Angling for Black Death Action
Last week I had one of my currently all too rare angling expeditions, work and family commitments have taken their toll on my spare time of late. When I add the vagaries and impacts of our great British weather system to the list of reasons, I started to realise why it was an absolute age since I’d last been fishing.
On my arrival at the fishery I quickly found that my previously slick transition from humping gear to the water’s edge and actually starting to fish had got a little rusty. Eventually my tackle was set up, a bait was cast to the margins of a tasty looking inlet in the island opposite my peg. Out with the flask and hot coffee poured, I settled down in the now drizzling rain to wait patiently for my float to dip. Whilst I sipped my brew, I took in a roving view of the flora and fauna surrounding the lake.
To my horror I spied a dark coloured bird perched in a far off tree preening itself. I couldn’t be sure but it looked suspiciously like a member of the Phalacrocoracidae family – a Cormorant – often refered to by anglers as the Black Death of fishing.
Anglers vs the Black Death: Known to anglers as the Black Death, the cormorant is a killing machine that can swim two minutes underwater and diving 80ft. In China, fishermen hunt with trained cormorants, but in Europe the protected species is a hated rival, blamed for emptying rivers of fish…(Read More)
When you consider the efficiency of Cormorants as fish “killing machines”, it’s hardly surprising they were once commonly used by humans to gather food. Cormorant fishing was once a traditional method by which fishermen used trained cormorants to fish in rivers. Historically it has taken place in Japan and China since around 960 AD.
Cormorant fishing was once a very successful industry however; its primary use today is to serve the tourism industry of the Orient. Perhaps we need to ensure this quaint display of man gathering food with his ‘pet’ bird, doesn’t get in the way of sensible debate about what is undoubtedly a growing problem here. Sentiment and romanticism has no place in what should be scientifically based conclusions and actions designed to control the Cormorant populations.
The Angling Trust, representative body of angling in England & Wales, wrote to the Fisheries Minister in November 2010 asking Richard Benyon MP for some action on cormorants. They asked him for a reduction in the red tape impacting upon licence applications for the control of fish-eating birds, namely cormorants. These voracious birds can cause untold damage at a fishery, and have a severe impact upon the UK’s £3.5 billion angling industry.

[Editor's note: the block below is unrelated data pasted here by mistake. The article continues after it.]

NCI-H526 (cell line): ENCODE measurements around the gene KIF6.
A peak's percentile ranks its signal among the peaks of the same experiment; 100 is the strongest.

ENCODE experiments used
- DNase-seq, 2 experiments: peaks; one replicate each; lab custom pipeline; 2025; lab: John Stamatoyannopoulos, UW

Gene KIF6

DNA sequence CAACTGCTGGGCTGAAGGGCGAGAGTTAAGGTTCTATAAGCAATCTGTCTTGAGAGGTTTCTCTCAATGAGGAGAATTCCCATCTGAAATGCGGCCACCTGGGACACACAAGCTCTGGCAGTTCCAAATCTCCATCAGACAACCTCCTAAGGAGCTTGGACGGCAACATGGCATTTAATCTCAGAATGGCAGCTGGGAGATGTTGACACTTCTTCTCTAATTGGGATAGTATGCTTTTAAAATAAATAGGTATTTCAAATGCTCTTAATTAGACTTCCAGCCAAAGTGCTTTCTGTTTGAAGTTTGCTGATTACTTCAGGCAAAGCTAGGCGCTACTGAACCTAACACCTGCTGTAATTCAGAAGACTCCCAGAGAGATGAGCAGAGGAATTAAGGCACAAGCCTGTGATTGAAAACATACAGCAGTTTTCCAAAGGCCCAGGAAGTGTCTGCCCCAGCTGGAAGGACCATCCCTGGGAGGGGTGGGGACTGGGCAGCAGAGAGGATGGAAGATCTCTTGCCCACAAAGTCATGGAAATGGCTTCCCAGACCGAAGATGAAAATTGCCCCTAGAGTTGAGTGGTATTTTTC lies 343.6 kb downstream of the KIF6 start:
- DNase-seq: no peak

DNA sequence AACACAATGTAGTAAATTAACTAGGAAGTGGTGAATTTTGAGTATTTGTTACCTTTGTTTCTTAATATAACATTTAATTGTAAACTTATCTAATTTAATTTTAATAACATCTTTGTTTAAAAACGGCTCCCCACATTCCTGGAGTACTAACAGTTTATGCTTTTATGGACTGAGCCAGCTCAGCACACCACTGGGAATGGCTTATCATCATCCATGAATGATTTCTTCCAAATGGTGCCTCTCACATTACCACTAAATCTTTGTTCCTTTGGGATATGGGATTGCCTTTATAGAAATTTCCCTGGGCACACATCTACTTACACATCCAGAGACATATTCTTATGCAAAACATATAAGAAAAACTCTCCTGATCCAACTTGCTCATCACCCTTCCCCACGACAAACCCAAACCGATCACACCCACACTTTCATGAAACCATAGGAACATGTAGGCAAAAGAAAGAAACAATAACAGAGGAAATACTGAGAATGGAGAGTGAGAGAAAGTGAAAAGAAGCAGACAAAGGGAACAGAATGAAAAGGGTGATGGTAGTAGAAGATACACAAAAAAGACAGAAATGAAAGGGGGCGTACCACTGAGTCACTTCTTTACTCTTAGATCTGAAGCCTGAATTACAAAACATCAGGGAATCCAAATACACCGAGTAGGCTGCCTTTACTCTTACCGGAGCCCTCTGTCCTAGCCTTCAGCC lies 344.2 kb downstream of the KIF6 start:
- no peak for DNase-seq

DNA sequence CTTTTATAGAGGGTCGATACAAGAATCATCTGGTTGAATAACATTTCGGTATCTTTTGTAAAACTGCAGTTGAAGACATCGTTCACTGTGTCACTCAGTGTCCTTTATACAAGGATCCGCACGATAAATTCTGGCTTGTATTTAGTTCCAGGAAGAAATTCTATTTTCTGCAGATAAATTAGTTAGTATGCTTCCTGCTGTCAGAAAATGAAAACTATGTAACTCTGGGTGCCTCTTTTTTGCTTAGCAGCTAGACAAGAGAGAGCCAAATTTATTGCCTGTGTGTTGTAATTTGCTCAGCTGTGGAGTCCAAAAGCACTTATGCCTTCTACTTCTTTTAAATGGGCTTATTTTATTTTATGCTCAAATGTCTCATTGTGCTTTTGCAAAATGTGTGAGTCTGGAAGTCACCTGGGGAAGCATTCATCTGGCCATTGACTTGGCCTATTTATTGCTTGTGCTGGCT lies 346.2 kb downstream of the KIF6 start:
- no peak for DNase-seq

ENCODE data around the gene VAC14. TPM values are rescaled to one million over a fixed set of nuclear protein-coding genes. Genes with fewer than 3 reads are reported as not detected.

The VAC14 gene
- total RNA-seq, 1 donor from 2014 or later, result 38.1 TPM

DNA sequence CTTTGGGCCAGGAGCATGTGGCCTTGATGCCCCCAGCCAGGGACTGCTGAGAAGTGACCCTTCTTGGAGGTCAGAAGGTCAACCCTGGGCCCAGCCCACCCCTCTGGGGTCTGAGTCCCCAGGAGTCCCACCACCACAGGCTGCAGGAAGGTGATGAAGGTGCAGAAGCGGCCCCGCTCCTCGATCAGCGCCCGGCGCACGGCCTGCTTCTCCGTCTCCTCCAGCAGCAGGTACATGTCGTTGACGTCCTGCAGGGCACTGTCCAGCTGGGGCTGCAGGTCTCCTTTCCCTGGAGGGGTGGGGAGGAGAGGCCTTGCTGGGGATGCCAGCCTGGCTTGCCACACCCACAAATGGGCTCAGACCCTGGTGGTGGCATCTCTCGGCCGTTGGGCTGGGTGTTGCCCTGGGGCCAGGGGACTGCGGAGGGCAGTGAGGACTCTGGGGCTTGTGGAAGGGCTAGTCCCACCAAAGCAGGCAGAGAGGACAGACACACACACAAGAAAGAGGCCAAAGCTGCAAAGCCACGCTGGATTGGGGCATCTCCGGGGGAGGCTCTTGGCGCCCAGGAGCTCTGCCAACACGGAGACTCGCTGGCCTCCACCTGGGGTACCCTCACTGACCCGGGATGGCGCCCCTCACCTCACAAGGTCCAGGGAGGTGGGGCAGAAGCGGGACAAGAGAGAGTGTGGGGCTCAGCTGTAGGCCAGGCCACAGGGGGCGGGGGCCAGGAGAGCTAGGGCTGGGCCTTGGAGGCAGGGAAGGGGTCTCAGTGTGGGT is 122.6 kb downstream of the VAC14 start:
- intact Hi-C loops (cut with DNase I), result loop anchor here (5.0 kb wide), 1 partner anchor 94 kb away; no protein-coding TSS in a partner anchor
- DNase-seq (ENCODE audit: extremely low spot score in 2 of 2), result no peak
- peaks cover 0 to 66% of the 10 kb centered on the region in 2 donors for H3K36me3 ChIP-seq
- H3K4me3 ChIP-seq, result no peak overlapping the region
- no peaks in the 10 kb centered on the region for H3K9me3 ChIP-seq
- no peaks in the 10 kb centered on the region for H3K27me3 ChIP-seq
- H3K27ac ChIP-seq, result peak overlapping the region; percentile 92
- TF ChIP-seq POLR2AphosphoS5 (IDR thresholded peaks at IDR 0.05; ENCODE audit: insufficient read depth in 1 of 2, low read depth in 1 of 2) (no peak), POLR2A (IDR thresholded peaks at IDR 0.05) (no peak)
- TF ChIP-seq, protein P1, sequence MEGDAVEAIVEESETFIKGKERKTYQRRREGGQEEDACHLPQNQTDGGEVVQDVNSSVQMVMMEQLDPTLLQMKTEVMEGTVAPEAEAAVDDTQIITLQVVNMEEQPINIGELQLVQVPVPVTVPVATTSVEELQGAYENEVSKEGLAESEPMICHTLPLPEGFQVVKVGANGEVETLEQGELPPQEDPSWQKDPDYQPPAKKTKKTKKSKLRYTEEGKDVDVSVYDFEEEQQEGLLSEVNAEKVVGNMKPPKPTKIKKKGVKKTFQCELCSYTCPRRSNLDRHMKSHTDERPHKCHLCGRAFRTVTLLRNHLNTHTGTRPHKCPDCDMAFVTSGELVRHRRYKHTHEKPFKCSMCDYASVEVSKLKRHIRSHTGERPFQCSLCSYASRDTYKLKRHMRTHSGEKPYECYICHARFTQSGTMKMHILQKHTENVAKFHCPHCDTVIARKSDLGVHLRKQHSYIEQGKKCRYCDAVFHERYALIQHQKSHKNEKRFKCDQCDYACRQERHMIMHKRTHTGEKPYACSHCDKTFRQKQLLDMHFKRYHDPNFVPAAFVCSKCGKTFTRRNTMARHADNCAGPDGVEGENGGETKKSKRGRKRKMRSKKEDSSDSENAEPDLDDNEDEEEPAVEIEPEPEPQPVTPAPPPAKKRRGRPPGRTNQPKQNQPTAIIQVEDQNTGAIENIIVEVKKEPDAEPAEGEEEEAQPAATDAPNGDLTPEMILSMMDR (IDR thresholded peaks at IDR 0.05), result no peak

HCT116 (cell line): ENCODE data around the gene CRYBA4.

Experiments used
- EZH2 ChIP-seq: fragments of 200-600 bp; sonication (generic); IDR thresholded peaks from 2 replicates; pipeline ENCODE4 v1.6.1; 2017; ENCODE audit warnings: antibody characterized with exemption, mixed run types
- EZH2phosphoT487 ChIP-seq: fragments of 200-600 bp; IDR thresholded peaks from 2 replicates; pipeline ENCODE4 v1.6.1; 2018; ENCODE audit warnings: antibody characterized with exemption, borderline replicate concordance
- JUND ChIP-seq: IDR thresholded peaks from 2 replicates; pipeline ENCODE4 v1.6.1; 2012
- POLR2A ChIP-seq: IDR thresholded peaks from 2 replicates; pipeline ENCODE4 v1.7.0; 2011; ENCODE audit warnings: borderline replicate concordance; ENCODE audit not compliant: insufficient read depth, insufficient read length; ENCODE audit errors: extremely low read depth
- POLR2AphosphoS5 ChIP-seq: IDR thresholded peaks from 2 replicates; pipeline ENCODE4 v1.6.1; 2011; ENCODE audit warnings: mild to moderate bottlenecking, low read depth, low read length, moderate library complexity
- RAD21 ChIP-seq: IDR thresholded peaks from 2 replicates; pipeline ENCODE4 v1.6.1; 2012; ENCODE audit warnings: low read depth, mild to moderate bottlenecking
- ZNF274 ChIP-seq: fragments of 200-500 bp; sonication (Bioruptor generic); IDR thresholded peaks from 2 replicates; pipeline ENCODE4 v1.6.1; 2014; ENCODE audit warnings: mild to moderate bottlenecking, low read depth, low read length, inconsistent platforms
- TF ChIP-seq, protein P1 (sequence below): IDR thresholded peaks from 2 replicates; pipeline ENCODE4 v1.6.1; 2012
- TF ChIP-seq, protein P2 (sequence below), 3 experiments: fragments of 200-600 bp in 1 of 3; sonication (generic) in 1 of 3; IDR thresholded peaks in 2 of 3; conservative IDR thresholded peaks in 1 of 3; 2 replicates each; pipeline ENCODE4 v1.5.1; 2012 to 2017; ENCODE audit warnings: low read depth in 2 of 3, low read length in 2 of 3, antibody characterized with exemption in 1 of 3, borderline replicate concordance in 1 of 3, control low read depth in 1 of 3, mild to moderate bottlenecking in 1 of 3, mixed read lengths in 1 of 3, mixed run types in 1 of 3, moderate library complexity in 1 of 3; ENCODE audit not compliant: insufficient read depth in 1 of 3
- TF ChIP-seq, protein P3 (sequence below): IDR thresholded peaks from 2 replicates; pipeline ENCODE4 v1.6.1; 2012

It has also launched a new web site for anglers to record sightings of cormorants, goosanders and mergansers throughout the UK: www.cormorantwatch.org The new site is easy to use and will gather vital data to help persuade government of the need for action to protect fisheries (see video clip).
Renowned for his interest in all aspects of our countryside and its flora and fauna, the award-winning wildlife filmmaker and long-standing RSPB member Hugh Miles has produced a small film (below) to illustrate the issues. But even Hugh has fallen foul of the heated and emotive debate.
Hugh, probably most famous (amongst fishing folk at least) for the TV series A Passion for Angling has been forced to wade in against the RSPB recently (see here). In what is described as ‘an inflammatory article’ in a recent edition of the member’s magazine ‘Birds’ anglers are described as “being motivated solely by hate” – as Hugh points out, nothing could be further from the truth!
I often wonder why these tunnel-visioned views on so many issues prevail? So few people appear to have the skill (or desire) to examine the bigger picture. Perhaps it’s just another example of how partisan and short-sighted attitudes, mostly born out of self-interest, are the usual drivers of much about today’s society?
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